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Russia's adoption ban harms kids

By Laura Jean, Special to CNN
updated 3:43 PM EST, Thu January 17, 2013
The author and her husband spend time with their adopted daughter.
The author and her husband spend time with their adopted daughter.
STORY HIGHLIGHTS
  • Russia has banned Americans from adopting Russian orphans
  • Laura Jean: World leaders should not use children as political pawns
  • She says orphanages are institutions; they are poor substitute for parents
  • Jean: Russia should lift ban so that orphans have a better chance to find families

Editor's note: Laura Jean is a candidate in the Master of Public Affairs program at the Humphrey School at the University of Minnesota.

(CNN) -- In July 2011, my husband and I traveled to a Russian orphanage to meet a 2-year-old girl. We petitioned the Russian courts to adopt her, and waited 14 agonizing months to be granted a court date, all along fearing we would never be able to bring her home.

Now, 46 families are stuck in that nightmare of waiting for an indefinite amount of time. Russia has banned Americans from adopting Russian orphans. These families, like ours, left their Russian children holding small albums with photos of their soon-to-be families. And now those children have nothing more than a broken promise.

Russia's adoption ban was passed in retaliation for the United States' passage of the Magnitsky Act, a human rights bill targeting Russian officials. But while it is designed to hit Americans in the heart, it also condemns thousands of Russian orphans who could have found families in America.

Laura Jean
Laura Jean

Orphanages, even the good ones, are institutions. They are no substitutes for parents. Children who grow up in institutions experience poor physical, cognitive and emotional health and are more likely to end up in poverty, experience drug abuse, or commit suicide. Orphaned children have suffered already; the adoption ban ensures they will suffer more.

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Institutionalized children need families, not staff. When children become wards of the state, they need the government to find adoptive families, in their home country or failing that, internationally.

Many Americans want to bring Russian orphans into their families, but years of political maneuvering have made it harder and harder. Legal changes have also contributed to a steady decline in the number of Russian orphans adopted by Americans.

We experienced many of the changes during our adoption process. Not all of them are bad. Many of the procedures are clearly intended to protect the children.

What adoptive parents can do
New Russian law bans U.S. adoptions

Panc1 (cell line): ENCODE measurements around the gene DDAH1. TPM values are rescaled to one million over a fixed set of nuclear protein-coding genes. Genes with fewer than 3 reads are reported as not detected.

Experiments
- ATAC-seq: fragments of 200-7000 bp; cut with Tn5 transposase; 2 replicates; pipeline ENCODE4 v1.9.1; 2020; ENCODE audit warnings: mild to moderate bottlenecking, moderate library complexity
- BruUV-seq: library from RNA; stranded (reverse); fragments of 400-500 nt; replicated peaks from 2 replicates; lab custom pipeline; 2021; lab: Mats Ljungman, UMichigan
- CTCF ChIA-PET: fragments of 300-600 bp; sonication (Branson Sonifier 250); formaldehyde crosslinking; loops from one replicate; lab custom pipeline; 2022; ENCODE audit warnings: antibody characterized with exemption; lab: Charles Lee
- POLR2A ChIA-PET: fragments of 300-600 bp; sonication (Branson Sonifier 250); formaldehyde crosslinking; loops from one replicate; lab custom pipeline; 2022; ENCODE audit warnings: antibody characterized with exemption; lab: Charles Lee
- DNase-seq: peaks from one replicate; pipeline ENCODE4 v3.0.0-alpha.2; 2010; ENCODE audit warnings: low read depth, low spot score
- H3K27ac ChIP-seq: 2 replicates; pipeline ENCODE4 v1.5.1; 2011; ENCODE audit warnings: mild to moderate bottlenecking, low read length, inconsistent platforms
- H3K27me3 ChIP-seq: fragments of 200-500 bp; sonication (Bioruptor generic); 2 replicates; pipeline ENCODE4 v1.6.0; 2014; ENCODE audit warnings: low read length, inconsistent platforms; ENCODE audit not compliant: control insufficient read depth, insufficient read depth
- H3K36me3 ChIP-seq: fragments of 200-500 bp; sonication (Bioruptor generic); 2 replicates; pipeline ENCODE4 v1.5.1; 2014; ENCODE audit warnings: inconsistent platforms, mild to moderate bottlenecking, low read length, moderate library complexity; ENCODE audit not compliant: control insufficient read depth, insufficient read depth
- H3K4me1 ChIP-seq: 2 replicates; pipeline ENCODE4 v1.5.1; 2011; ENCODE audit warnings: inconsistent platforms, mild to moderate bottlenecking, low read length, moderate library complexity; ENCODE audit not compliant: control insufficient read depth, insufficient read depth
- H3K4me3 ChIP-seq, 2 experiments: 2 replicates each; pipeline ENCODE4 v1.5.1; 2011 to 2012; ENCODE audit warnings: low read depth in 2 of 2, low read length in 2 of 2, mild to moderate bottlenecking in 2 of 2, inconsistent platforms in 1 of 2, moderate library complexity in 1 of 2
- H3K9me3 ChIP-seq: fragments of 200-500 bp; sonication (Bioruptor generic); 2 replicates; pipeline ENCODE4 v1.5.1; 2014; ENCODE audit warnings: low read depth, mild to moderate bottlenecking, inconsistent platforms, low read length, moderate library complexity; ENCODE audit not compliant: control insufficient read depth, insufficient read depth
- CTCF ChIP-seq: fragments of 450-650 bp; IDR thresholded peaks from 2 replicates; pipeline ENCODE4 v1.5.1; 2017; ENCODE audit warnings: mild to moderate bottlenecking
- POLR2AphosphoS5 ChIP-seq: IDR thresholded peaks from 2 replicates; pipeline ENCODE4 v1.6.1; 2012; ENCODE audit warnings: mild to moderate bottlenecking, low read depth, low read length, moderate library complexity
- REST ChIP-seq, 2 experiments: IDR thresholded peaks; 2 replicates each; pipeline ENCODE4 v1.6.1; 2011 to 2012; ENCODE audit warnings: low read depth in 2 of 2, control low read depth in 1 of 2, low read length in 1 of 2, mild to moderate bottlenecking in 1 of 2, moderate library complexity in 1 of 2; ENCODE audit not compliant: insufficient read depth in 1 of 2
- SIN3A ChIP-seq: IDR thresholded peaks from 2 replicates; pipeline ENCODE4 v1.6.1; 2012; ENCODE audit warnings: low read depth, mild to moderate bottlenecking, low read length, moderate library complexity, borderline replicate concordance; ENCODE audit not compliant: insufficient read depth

Couple devastated by Russian adoption ban

However, some of the changes made it more challenging for families willing to jump through the hoops of two governments. There's more uncertainty involved, and the length of time to complete an adoption has increased, as well as the costs.

Our daughter, Anastasia, spent a needless year waiting to come home. When other adopted children were picked up by their families, she would take out her photo of the three of us and ask her caregivers where her mama and papa were.

Less than a decade ago, 4,000 to 5,000 Russian children found adoptive families in America each year. In 2011, the number dropped to 970. The steep decline in international adoptions from Russia, along with the recent ban, is a step in the wrong direction.

It is easy to understand why international adoption is a hot-button issue for many countries. It can feel shameful for a government to require international charity to solve its own problems. But even countries like the U.S. allow for intercountry adoption. Ultimately, the goal should be to find adoptive families for orphans, and sometimes those families cannot be found in the child's home country.

Mother to mother: An adoptive mom's plea to first lady Michelle Obama

My husband and I returned to Russia for a third time in October 2012 to bring Anastasia -- then 3 ½ years old -- home. Our daughter was well cared for by the good people in her orphanage for 912 days. But the lack of love and care that can be provided by a nurturing family impacted her emotionally and physically.

During our first week as a family, Anastasia gave us the most confused looks when we tried to hold her, tickle her, or otherwise play with her. Two months later, though she still struggled to make sense of her story, she sought us out for snuggles and gradually started to like being chased, tickled, hugged and loved.

Anastasia's 912 days of delayed growth are disappearing. But children who remain in orphanages never overcome these delays.

Children living in orphan institutions need world leaders who do not use them as political pawns, but rather work to protect them. Russia's adoption ban must be lifted. It punishes thousands of children whose only chance of finding an adoptive family is through international adoption.

Russia should start by making good on its promise to the 46 families who are left in limbo. These children are waiting to go home, waiting for what every child deserves -- a loving family.

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The opinions expressed in this commentary are solely those of Laura Jean.

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